We have to get past this. According to scripture, Israel, aka seed of Abraham, consists of all people who love YHVH. Israel is not “the Jews.” Israel is YHVH’s family. Now, of course, there are many Jews who are part of YHVH’s family. But there are also many non-Jews who are part of his family, too. One family, called Israel. And, by the way, being ethnically Jewish does not, in itself, cause one to be part of YHVH’s family (in my current opinion, based on how I understand scripture).
Possibly, at this point, for most readers who also happen to be believers in Yeshua as Messiah, there may have arisen an elephant in the room. Why am I not talking about trusting in Yeshua? Why am I just referring to those who “love YHVH”? Let me just say right here that I am NOT saying that what Yeshua did is of no merit or power. The reality of his existence, who he is, and what he did are the central truths of human history and eternal life. However, there is much more to be said about this, and this blog entry is not yet the time for that discussion.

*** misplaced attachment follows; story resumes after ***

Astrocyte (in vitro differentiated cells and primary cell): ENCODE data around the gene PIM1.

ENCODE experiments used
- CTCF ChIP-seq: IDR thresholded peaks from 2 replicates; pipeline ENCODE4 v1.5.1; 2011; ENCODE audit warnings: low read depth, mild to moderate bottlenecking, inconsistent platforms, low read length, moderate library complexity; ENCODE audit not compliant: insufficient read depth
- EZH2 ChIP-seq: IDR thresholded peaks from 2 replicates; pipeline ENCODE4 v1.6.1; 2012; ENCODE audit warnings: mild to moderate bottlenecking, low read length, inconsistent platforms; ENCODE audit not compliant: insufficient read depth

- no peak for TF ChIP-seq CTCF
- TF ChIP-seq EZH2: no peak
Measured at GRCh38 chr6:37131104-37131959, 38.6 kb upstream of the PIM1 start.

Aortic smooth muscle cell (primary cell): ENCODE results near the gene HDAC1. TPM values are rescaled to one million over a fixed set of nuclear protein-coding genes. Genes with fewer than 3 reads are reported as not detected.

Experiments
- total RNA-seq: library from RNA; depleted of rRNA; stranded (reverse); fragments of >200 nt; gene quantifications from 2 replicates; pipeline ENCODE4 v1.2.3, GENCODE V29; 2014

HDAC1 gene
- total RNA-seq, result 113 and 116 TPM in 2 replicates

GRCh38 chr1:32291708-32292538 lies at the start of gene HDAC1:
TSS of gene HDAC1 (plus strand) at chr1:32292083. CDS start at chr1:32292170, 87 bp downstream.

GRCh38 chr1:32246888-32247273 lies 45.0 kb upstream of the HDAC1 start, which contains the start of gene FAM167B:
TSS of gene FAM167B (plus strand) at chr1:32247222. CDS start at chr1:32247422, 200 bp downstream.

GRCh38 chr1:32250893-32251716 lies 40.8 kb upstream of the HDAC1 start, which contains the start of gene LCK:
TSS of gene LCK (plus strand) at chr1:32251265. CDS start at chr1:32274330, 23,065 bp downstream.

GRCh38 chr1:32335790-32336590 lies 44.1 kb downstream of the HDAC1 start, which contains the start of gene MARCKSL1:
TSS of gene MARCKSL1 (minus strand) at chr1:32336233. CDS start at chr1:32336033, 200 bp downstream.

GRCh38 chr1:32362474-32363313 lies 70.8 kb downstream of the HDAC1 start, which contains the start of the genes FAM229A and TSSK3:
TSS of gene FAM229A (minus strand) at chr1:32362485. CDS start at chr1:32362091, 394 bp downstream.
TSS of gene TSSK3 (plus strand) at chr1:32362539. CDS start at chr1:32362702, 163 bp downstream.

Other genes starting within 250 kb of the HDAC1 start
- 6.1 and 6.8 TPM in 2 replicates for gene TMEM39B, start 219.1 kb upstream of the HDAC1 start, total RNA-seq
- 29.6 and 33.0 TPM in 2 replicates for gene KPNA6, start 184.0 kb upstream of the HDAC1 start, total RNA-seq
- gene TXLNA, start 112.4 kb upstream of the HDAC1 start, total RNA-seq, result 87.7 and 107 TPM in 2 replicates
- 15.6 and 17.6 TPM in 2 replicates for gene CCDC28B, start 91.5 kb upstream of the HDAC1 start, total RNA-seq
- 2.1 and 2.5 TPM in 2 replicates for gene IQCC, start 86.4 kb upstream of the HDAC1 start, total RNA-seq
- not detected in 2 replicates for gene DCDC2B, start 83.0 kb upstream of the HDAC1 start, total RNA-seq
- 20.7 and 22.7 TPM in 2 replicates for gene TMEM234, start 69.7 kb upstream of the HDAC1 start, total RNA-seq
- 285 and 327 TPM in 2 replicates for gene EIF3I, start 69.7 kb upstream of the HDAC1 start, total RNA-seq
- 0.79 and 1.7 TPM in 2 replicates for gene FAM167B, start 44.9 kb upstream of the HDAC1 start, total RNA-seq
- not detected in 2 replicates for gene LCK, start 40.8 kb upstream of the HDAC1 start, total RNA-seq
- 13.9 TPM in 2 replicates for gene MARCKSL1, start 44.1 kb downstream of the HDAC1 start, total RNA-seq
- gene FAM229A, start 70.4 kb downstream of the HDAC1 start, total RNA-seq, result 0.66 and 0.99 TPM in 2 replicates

Nevertheless, for this entry: If we accept that we are brought into YHVH’s family, and that his family is Israel, what does that matter to us in these days?
Here is a bold statement: I have exchanged “church” glasses for “Hebrew” glasses. I know, to many that sounds ridiculous, scary, heretical, and blasphemous, because I just admitted that I have set my “church” glasses aside. I have NOT set Scripture aside. I have NOT set Yeshua aside. I have NOT set the Holy Spirit aside. I have not set TRUTH aside. But I HAVE begun to see all of these things and more with a fresh (to me) Hebrew sensitivity that makes an enormous difference in how I understand my relationship with Almighty God. Actually, in my opinion, these are not so much Hebrew glasses as they are Kingdom glasses; it’s just that the Kingdom is Hebrew.